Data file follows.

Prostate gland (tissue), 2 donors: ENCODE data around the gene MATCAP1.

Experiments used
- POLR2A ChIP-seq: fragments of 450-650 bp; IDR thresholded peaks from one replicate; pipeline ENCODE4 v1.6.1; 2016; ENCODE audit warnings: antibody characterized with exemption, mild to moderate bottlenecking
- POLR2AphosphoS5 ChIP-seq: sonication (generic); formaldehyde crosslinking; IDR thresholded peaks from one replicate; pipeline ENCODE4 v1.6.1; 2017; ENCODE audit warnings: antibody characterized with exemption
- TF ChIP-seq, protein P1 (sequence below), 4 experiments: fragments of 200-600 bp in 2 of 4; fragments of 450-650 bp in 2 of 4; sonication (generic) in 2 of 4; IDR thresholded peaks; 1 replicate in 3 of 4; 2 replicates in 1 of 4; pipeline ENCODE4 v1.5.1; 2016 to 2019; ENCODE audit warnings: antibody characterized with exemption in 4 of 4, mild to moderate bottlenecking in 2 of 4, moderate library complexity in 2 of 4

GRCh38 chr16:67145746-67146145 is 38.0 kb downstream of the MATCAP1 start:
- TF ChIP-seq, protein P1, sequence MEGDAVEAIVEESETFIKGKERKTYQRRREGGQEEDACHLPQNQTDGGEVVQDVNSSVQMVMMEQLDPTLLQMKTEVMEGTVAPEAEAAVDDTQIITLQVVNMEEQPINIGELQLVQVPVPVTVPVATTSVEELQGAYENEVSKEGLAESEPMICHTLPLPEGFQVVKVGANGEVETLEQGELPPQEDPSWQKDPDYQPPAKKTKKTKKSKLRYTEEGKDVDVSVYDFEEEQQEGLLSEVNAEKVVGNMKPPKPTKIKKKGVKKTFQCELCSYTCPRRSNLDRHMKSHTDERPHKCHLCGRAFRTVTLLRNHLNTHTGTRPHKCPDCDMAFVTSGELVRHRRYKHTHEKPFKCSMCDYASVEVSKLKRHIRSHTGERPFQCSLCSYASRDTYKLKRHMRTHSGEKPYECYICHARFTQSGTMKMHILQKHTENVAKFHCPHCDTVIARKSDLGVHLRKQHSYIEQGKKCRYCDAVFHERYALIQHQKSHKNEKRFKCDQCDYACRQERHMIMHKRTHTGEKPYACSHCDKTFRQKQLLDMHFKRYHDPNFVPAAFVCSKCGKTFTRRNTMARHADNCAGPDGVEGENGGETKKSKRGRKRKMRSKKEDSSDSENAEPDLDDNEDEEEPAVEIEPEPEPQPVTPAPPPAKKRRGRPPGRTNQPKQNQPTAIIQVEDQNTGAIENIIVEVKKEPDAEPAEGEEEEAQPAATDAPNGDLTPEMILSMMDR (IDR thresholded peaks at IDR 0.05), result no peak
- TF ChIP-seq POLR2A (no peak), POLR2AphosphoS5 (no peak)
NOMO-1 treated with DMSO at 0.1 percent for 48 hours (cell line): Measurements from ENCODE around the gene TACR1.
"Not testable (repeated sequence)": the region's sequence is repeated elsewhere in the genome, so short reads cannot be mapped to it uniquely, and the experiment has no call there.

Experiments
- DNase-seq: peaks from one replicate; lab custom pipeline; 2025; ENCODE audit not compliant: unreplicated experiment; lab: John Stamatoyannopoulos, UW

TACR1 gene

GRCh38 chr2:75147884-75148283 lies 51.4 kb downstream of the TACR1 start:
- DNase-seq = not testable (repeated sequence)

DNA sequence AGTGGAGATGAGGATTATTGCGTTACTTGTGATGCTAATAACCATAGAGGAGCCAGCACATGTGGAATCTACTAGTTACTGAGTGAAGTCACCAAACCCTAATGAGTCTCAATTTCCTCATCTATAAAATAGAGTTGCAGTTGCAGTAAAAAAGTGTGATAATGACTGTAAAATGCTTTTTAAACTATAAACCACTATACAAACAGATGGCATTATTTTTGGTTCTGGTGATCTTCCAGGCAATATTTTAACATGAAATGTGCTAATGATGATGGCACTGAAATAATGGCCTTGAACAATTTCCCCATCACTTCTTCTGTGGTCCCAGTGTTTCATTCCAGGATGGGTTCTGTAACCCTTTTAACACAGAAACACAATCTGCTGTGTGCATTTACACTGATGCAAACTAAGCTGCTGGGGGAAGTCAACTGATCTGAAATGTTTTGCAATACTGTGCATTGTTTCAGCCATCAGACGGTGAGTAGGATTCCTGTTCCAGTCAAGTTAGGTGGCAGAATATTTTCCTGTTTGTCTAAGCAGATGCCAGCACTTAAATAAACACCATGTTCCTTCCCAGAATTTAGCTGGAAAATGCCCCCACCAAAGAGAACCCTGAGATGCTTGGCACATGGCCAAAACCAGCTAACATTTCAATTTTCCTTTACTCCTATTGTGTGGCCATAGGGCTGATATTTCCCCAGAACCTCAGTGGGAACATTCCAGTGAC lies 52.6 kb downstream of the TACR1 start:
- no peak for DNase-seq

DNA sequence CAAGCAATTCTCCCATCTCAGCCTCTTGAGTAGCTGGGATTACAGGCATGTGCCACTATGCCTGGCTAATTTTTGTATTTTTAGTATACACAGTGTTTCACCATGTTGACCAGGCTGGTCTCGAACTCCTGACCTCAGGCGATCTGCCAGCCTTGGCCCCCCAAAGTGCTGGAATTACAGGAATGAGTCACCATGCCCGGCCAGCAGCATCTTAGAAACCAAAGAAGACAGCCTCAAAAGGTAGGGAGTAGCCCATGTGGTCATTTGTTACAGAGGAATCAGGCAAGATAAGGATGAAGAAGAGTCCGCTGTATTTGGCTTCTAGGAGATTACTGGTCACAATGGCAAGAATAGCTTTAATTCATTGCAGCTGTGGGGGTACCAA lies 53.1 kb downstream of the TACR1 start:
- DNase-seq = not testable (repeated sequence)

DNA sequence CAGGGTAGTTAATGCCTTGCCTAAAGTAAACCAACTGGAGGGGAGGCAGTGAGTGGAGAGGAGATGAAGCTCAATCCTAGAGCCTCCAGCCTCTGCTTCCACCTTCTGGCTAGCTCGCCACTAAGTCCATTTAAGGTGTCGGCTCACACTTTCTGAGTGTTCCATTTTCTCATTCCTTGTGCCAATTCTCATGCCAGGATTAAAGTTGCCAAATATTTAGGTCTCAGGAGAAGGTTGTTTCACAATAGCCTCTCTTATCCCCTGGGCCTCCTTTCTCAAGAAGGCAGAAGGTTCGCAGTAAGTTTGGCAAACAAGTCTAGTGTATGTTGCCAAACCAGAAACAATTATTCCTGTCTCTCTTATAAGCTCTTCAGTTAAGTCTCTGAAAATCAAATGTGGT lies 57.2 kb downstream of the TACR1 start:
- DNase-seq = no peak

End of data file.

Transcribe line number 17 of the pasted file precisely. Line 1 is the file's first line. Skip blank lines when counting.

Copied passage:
- no peak for DNase-seq